# Definition:Module

## Definition

Let $\struct {R, +_R, \times_R}$ be a ring.

Let $\struct {G, +_G}$ be an abelian group.

A module over $R$ is an $R$-algebraic structure with one operation $\struct {G, +_G, \circ}_R$ which is either a left module or a right module, the type is unspecified:

### Left Module

Let $\struct {R, +_R, \times_R}$ be a ring.

Let $\struct {G, +_G}$ be an abelian group.

A left module over $R$ is an $R$-algebraic structure $\struct {G, +_G, \circ}_R$ with one operation $\circ$, the **(left) ring action**, which satisfies the left module axioms:

\((\text M 1)\) | $:$ | Scalar Multiplication (Left) Distributes over Module Addition | \(\ds \forall \lambda \in R: \forall x, y \in G:\) | \(\ds \lambda \circ \paren {x +_G y} \) | \(\ds = \) | \(\ds \paren {\lambda \circ x} +_G \paren {\lambda \circ y} \) | |||

\((\text M 2)\) | $:$ | Scalar Multiplication (Right) Distributes over Scalar Addition | \(\ds \forall \lambda, \mu \in R: \forall x \in G:\) | \(\ds \paren {\lambda +_R \mu} \circ x \) | \(\ds = \) | \(\ds \paren {\lambda \circ x} +_G \paren {\mu \circ x} \) | |||

\((\text M 3)\) | $:$ | Associativity of Scalar Multiplication | \(\ds \forall \lambda, \mu \in R: \forall x \in G:\) | \(\ds \paren {\lambda \times_R \mu} \circ x \) | \(\ds = \) | \(\ds \lambda \circ \paren {\mu \circ x} \) |

### Right Module

Let $\struct {R, +_R, \times_R}$ be a ring.

Let $\struct {G, +_G}$ be an abelian group.

A right module over $R$ is an $R$-algebraic structure $\struct {G, +_G, \circ}_R$ with one operation $\circ$, the **(right) ring action**, which satisfies the right module axioms:

\((\text {RM} 1)\) | $:$ | Scalar Multiplication Right Distributes over Module Addition | \(\ds \forall \lambda \in R: \forall x, y \in G:\) | \(\ds \paren {x +_G y} \circ \lambda \) | \(\ds = \) | \(\ds \paren {x \circ \lambda} +_G \paren {y \circ \lambda} \) | |||

\((\text {RM} 2)\) | $:$ | Scalar Multiplication Left Distributes over Scalar Addition | \(\ds \forall \lambda, \mu \in R: \forall x \in G:\) | \(\ds x \circ \paren {\lambda +_R \mu} \) | \(\ds = \) | \(\ds \paren {x \circ \lambda} +_G \paren {x\circ \mu} \) | |||

\((\text {RM} 3)\) | $:$ | Associativity of Scalar Multiplication | \(\ds \forall \lambda, \mu \in R: \forall x \in G:\) | \(\ds x \circ \paren {\lambda \times_R \mu} \) | \(\ds = \) | \(\ds \paren {x \circ \lambda} \circ \mu \) |

**Note** that a **module** is not an algebraic structure unless $R$ and $G$ are the same set.

### Scalar

The elements of the scalar ring $\struct {R, +_R, \times_R}$ are called **scalars**.

### Vector

The elements of the abelian group $\struct {G, +_G}$ are called **vectors**.

### Zero Vector

The identity of $\struct {G, +_G}$ is usually denoted $\bszero$, or some variant of this, and called the **zero vector**:

- $\forall \mathbf a \in \struct {G, +_G, \circ}_R: \bszero +_G \mathbf a = \mathbf a = \mathbf a +_G \bszero$

Note that on occasion it is advantageous to denote the **zero vector** differently, for example by $e$, or $\bszero_V$ or $\bszero_G$, in order to highlight the fact that the **zero vector** is not the same object as the zero scalar.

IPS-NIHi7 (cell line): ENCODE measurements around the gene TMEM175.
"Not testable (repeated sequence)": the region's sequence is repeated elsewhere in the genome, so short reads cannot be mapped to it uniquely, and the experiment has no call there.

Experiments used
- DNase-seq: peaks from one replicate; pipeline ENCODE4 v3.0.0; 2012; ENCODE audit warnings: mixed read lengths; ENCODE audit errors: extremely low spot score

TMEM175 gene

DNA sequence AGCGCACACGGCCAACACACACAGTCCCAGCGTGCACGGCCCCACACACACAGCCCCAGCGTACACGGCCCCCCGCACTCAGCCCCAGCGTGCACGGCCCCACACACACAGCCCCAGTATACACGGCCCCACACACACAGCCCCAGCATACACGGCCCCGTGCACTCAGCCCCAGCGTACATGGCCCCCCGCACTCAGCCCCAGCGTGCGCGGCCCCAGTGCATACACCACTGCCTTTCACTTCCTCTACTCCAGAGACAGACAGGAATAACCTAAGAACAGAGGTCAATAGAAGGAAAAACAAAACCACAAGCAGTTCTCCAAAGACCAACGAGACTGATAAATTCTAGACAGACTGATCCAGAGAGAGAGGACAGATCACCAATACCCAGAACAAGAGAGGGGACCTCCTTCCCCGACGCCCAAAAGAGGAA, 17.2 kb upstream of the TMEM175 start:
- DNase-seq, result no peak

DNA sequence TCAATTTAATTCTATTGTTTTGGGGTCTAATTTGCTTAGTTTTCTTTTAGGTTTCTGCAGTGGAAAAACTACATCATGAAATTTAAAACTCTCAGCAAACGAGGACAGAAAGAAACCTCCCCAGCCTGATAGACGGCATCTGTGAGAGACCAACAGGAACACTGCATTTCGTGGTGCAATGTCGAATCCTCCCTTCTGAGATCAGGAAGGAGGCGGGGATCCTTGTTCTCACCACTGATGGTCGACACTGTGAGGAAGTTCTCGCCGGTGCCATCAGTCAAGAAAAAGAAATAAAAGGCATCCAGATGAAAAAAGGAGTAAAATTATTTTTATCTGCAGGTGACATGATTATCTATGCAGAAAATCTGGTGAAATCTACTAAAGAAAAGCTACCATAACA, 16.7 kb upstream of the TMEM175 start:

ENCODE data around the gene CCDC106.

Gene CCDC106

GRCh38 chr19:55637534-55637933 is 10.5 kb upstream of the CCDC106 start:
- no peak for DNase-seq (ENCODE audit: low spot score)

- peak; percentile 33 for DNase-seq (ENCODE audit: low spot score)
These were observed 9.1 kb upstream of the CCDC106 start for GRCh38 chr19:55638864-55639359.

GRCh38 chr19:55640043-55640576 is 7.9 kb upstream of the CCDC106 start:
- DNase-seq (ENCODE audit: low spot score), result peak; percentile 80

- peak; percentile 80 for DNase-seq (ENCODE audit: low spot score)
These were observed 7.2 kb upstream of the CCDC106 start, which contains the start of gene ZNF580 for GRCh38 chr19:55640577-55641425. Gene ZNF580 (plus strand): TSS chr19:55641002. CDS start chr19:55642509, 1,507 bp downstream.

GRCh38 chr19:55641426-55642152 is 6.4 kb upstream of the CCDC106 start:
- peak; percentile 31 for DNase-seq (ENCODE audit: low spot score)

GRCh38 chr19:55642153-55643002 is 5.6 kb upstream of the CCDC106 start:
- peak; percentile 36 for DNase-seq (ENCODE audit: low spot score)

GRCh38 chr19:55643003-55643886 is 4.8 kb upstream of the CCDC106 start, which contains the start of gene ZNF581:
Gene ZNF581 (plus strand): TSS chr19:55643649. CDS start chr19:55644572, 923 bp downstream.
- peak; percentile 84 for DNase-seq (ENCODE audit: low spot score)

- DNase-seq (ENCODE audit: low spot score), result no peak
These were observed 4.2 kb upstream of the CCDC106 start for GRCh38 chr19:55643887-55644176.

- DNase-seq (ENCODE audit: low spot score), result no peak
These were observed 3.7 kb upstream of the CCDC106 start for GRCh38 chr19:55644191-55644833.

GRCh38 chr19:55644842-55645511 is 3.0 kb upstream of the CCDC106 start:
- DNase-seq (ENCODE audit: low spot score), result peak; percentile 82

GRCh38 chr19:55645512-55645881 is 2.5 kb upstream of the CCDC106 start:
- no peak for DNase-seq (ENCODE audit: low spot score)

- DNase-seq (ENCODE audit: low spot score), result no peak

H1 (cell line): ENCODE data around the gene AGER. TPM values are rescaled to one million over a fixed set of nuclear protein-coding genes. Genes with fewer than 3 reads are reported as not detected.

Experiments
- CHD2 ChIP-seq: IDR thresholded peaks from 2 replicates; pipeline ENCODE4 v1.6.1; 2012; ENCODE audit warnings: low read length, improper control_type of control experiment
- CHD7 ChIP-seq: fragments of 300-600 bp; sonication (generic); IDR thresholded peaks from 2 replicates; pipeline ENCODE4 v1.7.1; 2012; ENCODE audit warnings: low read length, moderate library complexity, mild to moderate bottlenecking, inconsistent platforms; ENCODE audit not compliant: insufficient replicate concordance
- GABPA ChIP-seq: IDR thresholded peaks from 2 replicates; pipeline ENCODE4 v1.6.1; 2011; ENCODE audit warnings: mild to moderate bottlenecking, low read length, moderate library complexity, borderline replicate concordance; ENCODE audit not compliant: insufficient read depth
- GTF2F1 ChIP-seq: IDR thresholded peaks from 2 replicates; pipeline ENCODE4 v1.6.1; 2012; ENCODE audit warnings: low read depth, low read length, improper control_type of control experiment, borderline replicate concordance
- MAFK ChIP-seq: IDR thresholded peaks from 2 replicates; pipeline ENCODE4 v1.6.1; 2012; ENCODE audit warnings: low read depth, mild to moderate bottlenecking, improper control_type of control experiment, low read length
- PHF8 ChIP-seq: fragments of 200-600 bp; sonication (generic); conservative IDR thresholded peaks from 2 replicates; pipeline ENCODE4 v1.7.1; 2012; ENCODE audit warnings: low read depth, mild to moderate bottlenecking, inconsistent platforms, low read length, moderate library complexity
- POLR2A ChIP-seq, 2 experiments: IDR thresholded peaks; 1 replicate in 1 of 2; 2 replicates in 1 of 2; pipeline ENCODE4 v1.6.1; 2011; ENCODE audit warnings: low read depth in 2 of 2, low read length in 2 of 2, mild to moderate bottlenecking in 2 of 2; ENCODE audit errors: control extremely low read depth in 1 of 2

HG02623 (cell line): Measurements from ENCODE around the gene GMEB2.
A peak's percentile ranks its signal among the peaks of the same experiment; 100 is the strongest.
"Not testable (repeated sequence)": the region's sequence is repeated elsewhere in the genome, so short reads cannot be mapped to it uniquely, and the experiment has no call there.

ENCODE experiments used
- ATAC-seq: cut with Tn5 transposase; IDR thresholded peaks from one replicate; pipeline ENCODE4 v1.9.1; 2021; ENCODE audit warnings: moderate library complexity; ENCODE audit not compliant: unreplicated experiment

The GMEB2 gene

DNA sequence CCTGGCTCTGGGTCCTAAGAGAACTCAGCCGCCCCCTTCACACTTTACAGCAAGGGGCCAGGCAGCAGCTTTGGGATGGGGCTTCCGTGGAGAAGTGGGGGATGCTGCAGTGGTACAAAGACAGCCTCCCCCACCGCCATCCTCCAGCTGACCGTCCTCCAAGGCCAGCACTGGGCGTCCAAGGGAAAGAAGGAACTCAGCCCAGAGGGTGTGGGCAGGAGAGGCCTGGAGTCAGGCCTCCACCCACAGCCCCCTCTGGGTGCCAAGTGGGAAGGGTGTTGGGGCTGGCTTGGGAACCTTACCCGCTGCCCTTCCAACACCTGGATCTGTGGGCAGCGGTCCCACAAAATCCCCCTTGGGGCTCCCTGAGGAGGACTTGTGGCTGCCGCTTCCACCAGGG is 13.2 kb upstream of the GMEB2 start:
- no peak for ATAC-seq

## Left vs Right Modules

In the case of a commutative ring, the difference between a left module and a right module is little more than a notational difference.

See:

But this is not the case for a ring that is not commutative.

From:

it is known that it is not sufficient to simply reverse the scalar multiplication to get a module of the other **‘side’**.

From:

to obtain a module of the other **‘side’** it is, in general, also necessary to reverse the product of the ring.

From:

a left module induces a right module and vice versa if and only if actions are commutative.

Given the remarks above, a theorem about **modules**, where the type of **module** is unspecified, is in effect two theorems:

- one about left modules where all
**modules**are left modules - the other about right modules where all
**modules**are right modules.

The theorem may not be true for a mix of left and right modules, unless the **modules** are over a commutative ring.

The proof of such a theorem is generally given for one type of **module** only.

The proof for the other type is proved similarly with the scalar applied on the other side.

For example, see Direct Product of Modules is Module.

Where a theorem does involve a mix of left and right modules it is necessary to explicitly identify which **modules** are the left modules and which are the right modules.

For example, see Left Module over Ring Induces Right Module over Opposite Ring.

## Also defined as

Sources who only deal with rings with unity often define a **module** as what on $\mathsf{Pr} \infty \mathsf{fWiki}$ is called a unitary module.

Sometimes no distinction is made between the module and the associated ring representation.

The word **module** can also be seen in some older works to mean **vector magnitude** or **vector length**.

## Also known as

A **module over $R$** can also be referred to as an **$R$-module**.

## Also see

- Results about
**modules**can be found**here**.

### Special cases

## Sources

- 1965: Seth Warner:
*Modern Algebra*... (previous) ... (next): Chapter $\text {V}$: Vector Spaces: $\S 26$. Vector Spaces and Modules - 1989: Ephraim J. Borowski and Jonathan M. Borwein:
*Dictionary of Mathematics*... (previous) ... (next):**module** - 1998: David Nelson:
*The Penguin Dictionary of Mathematics*(2nd ed.) ... (previous) ... (next):**module** - 2003: P.M. Cohn:
*Basic Algebra: Groups, Rings and Fields*: Chapter $4$: Rings and Modules : $\S 4.1$ The Definitions Recalled - 2008: David Nelson:
*The Penguin Dictionary of Mathematics*(4th ed.) ... (previous) ... (next):**module**